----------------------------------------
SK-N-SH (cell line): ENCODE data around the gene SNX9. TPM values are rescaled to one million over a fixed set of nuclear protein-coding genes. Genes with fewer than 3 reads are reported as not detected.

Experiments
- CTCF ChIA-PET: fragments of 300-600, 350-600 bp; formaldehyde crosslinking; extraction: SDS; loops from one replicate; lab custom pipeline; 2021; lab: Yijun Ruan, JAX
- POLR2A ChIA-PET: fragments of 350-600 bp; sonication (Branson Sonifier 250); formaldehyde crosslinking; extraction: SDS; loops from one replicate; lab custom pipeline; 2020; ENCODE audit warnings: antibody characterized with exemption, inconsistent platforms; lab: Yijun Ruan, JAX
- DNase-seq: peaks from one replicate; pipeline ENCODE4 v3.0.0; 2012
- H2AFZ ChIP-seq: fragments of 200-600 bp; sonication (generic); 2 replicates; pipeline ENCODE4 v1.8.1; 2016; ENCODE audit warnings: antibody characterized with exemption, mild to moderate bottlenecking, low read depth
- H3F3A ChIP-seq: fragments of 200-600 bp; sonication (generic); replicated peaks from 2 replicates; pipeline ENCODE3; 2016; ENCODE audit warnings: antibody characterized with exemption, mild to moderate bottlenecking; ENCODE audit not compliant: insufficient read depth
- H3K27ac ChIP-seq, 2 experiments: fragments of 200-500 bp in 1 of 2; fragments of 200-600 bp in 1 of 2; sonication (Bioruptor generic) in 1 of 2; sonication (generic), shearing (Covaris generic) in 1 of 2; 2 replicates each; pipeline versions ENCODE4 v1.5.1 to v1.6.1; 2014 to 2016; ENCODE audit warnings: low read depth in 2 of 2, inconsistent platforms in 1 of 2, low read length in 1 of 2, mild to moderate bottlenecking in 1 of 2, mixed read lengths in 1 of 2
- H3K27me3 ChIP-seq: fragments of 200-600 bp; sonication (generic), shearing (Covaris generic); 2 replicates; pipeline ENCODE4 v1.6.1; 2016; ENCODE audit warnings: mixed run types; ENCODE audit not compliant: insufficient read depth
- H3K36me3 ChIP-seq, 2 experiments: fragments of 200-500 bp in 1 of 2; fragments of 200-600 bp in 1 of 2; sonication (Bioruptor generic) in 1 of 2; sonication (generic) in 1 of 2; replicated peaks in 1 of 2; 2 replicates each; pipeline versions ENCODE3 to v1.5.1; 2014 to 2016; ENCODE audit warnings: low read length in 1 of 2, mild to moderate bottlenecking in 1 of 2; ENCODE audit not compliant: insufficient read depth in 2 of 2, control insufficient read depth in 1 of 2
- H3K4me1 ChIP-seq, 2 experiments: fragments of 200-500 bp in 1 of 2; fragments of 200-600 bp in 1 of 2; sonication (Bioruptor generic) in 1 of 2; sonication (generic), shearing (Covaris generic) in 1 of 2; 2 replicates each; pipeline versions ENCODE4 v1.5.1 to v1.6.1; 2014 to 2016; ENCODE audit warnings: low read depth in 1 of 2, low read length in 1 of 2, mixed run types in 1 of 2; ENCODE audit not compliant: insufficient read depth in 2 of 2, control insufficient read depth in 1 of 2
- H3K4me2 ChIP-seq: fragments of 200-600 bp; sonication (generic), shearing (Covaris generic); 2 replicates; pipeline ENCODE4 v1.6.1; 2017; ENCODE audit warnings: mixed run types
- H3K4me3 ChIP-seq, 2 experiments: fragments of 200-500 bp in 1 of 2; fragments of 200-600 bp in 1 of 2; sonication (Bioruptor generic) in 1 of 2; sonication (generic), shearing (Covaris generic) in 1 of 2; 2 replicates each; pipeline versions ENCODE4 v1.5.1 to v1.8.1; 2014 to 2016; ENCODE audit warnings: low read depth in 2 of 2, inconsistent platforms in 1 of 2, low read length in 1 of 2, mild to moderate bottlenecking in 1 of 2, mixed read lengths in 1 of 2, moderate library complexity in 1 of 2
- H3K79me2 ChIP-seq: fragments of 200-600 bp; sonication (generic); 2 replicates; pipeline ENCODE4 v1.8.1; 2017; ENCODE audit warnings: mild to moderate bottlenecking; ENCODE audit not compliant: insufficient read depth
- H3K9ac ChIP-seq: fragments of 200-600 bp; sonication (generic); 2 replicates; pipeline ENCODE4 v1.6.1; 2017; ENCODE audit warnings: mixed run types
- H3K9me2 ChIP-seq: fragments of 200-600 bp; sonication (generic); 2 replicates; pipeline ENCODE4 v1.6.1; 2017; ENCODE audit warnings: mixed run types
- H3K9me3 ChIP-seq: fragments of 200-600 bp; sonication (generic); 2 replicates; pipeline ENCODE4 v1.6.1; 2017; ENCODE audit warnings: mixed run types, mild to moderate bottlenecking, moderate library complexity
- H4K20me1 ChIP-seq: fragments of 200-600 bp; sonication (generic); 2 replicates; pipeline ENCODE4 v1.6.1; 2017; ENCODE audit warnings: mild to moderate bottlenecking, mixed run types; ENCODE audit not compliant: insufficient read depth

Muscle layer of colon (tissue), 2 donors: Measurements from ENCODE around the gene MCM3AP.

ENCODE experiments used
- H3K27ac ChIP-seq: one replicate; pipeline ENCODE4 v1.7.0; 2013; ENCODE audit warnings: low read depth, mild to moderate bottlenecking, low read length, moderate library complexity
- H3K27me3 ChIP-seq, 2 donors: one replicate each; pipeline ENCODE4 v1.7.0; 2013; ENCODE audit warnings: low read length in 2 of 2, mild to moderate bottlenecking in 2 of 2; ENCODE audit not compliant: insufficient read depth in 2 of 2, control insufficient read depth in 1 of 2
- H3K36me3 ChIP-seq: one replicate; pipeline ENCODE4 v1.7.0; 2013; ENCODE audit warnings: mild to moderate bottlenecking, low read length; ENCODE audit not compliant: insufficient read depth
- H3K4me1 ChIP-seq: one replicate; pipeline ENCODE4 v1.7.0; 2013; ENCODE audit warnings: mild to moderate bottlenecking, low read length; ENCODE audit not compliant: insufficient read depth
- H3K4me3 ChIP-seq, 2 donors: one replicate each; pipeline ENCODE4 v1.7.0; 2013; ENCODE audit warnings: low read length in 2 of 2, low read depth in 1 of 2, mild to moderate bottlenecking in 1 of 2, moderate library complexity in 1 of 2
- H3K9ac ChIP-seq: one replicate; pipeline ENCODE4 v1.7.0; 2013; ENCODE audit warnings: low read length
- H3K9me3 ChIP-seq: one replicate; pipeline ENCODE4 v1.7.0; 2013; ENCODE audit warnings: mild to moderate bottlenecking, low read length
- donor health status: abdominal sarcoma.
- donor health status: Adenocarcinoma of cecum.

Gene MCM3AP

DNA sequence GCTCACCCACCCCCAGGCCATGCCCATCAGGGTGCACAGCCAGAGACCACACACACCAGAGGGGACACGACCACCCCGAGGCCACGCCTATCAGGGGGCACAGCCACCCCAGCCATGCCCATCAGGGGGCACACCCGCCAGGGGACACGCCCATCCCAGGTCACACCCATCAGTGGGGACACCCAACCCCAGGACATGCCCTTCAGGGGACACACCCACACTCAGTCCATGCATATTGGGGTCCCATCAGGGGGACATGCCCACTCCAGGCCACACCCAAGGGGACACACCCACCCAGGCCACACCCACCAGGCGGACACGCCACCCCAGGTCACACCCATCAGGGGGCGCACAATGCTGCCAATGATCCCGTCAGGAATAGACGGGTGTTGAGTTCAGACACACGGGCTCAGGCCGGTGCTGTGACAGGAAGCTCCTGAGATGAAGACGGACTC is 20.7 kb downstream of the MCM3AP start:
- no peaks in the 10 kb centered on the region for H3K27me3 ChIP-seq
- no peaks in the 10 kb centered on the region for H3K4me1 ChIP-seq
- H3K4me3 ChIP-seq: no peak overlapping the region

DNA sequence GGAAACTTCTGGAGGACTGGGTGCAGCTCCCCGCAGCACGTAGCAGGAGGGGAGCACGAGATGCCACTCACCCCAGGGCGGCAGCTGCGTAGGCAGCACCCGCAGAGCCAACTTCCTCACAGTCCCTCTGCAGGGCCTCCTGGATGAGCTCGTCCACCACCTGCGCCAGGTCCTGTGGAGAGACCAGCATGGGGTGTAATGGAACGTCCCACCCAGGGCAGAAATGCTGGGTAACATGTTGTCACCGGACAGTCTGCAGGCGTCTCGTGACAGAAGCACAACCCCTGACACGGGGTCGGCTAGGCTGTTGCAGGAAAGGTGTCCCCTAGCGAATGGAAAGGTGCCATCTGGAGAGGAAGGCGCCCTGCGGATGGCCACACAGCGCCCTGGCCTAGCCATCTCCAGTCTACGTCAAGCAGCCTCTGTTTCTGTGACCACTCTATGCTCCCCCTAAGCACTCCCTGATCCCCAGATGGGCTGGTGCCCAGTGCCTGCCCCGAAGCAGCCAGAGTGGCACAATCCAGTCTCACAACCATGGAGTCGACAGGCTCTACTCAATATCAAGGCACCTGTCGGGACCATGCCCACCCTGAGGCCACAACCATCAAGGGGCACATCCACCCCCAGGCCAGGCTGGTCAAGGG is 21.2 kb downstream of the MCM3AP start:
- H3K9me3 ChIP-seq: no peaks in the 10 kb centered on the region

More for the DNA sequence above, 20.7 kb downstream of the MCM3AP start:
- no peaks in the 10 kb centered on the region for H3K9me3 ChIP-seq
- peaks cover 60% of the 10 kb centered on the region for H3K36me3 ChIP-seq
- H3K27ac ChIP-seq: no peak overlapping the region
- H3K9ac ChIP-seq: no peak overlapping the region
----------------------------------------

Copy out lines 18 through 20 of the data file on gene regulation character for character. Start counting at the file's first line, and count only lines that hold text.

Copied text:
- H4K20me1 ChIP-seq: fragments of 200-600 bp; sonication (generic); 2 replicates; pipeline ENCODE4 v1.6.1; 2017; ENCODE audit warnings: mild to moderate bottlenecking, mixed run types; ENCODE audit not compliant: insufficient read depth

Muscle layer of colon (tissue), 2 donors: Measurements from ENCODE around the gene MCM3AP.

ENCODE experiments used